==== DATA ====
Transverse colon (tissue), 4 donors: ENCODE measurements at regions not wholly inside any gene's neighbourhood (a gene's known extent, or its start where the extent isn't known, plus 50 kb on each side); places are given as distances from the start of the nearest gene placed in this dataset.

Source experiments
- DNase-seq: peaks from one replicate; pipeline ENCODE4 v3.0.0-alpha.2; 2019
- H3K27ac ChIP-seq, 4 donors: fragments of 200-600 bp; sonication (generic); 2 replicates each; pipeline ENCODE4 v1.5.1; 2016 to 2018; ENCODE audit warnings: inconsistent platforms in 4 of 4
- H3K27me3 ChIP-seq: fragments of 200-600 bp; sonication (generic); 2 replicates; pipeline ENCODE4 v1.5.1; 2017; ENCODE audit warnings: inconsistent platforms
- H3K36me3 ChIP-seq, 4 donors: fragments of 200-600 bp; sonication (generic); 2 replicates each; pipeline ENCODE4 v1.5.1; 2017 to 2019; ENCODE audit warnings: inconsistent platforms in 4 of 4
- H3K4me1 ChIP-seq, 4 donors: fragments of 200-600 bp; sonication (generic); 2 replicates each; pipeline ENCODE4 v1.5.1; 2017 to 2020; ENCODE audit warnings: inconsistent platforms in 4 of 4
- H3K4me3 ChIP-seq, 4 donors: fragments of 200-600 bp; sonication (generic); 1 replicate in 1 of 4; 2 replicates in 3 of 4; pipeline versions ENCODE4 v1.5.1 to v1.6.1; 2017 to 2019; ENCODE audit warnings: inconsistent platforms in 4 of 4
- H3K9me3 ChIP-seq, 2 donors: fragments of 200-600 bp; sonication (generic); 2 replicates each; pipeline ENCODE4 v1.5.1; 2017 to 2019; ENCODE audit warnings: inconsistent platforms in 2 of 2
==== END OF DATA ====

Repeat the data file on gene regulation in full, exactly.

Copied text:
Transverse colon (tissue), 4 donors: ENCODE measurements at regions not wholly inside any gene's neighbourhood (a gene's known extent, or its start where the extent isn't known, plus 50 kb on each side); places are given as distances from the start of the nearest gene placed in this dataset.

Source experiments
- DNase-seq: peaks from one replicate; pipeline ENCODE4 v3.0.0-alpha.2; 2019
- H3K27ac ChIP-seq, 4 donors: fragments of 200-600 bp; sonication (generic); 2 replicates each; pipeline ENCODE4 v1.5.1; 2016 to 2018; ENCODE audit warnings: inconsistent platforms in 4 of 4
- H3K27me3 ChIP-seq: fragments of 200-600 bp; sonication (generic); 2 replicates; pipeline ENCODE4 v1.5.1; 2017; ENCODE audit warnings: inconsistent platforms
- H3K36me3 ChIP-seq, 4 donors: fragments of 200-600 bp; sonication (generic); 2 replicates each; pipeline ENCODE4 v1.5.1; 2017 to 2019; ENCODE audit warnings: inconsistent platforms in 4 of 4
- H3K4me1 ChIP-seq, 4 donors: fragments of 200-600 bp; sonication (generic); 2 replicates each; pipeline ENCODE4 v1.5.1; 2017 to 2020; ENCODE audit warnings: inconsistent platforms in 4 of 4
- H3K4me3 ChIP-seq, 4 donors: fragments of 200-600 bp; sonication (generic); 1 replicate in 1 of 4; 2 replicates in 3 of 4; pipeline versions ENCODE4 v1.5.1 to v1.6.1; 2017 to 2019; ENCODE audit warnings: inconsistent platforms in 4 of 4
- H3K9me3 ChIP-seq, 2 donors: fragments of 200-600 bp; sonication (generic); 2 replicates each; pipeline ENCODE4 v1.5.1; 2017 to 2019; ENCODE audit warnings: inconsistent platforms in 2 of 2